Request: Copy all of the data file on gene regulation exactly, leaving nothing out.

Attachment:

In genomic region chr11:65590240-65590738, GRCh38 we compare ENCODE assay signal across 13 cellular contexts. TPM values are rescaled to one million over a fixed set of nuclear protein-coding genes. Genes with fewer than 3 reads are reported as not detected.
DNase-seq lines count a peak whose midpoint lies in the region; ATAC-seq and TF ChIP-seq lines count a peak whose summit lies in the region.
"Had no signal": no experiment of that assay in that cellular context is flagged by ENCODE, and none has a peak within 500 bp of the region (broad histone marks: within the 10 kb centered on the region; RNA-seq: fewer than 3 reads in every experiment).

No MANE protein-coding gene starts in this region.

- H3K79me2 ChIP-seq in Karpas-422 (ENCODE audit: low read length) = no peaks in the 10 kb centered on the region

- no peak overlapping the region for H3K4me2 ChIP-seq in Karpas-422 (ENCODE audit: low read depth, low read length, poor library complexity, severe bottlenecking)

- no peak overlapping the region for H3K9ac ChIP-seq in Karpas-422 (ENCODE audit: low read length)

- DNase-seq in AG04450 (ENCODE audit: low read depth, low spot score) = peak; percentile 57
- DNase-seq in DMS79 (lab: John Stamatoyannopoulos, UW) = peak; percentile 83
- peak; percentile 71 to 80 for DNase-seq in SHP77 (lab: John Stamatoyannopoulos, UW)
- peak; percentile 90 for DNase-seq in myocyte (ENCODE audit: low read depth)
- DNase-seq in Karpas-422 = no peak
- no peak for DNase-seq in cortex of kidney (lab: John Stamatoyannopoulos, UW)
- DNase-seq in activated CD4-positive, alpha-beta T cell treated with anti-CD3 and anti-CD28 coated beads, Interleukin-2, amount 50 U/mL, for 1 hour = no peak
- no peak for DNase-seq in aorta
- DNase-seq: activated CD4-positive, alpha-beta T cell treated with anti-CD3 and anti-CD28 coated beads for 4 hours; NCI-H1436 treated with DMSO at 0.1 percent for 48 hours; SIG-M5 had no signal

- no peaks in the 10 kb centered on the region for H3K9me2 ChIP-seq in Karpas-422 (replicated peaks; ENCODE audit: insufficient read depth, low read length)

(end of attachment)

In genomic region chr11:65590240-65590738, GRCh38 we compare ENCODE assay signal across 13 cellular contexts. TPM values are rescaled to one million over a fixed set of nuclear protein-coding genes. Genes with fewer than 3 reads are reported as not detected.
DNase-seq lines count a peak whose midpoint lies in the region; ATAC-seq and TF ChIP-seq lines count a peak whose summit lies in the region.
"Had no signal": no experiment of that assay in that cellular context is flagged by ENCODE, and none has a peak within 500 bp of the region (broad histone marks: within the 10 kb centered on the region; RNA-seq: fewer than 3 reads in every experiment).

No MANE protein-coding gene starts in this region.

- H3K79me2 ChIP-seq in Karpas-422 (ENCODE audit: low read length) = no peaks in the 10 kb centered on the region

- no peak overlapping the region for H3K4me2 ChIP-seq in Karpas-422 (ENCODE audit: low read depth, low read length, poor library complexity, severe bottlenecking)

- no peak overlapping the region for H3K9ac ChIP-seq in Karpas-422 (ENCODE audit: low read length)

- DNase-seq in AG04450 (ENCODE audit: low read depth, low spot score) = peak; percentile 57
- DNase-seq in DMS79 (lab: John Stamatoyannopoulos, UW) = peak; percentile 83
- peak; percentile 71 to 80 for DNase-seq in SHP77 (lab: John Stamatoyannopoulos, UW)
- peak; percentile 90 for DNase-seq in myocyte (ENCODE audit: low read depth)
- DNase-seq in Karpas-422 = no peak
- no peak for DNase-seq in cortex of kidney (lab: John Stamatoyannopoulos, UW)
- DNase-seq in activated CD4-positive, alpha-beta T cell treated with anti-CD3 and anti-CD28 coated beads, Interleukin-2, amount 50 U/mL, for 1 hour = no peak
- no peak for DNase-seq in aorta
- DNase-seq: activated CD4-positive, alpha-beta T cell treated with anti-CD3 and anti-CD28 coated beads for 4 hours; NCI-H1436 treated with DMSO at 0.1 percent for 48 hours; SIG-M5 had no signal

- no peaks in the 10 kb centered on the region for H3K9me2 ChIP-seq in Karpas-422 (replicated peaks; ENCODE audit: insufficient read depth, low read length)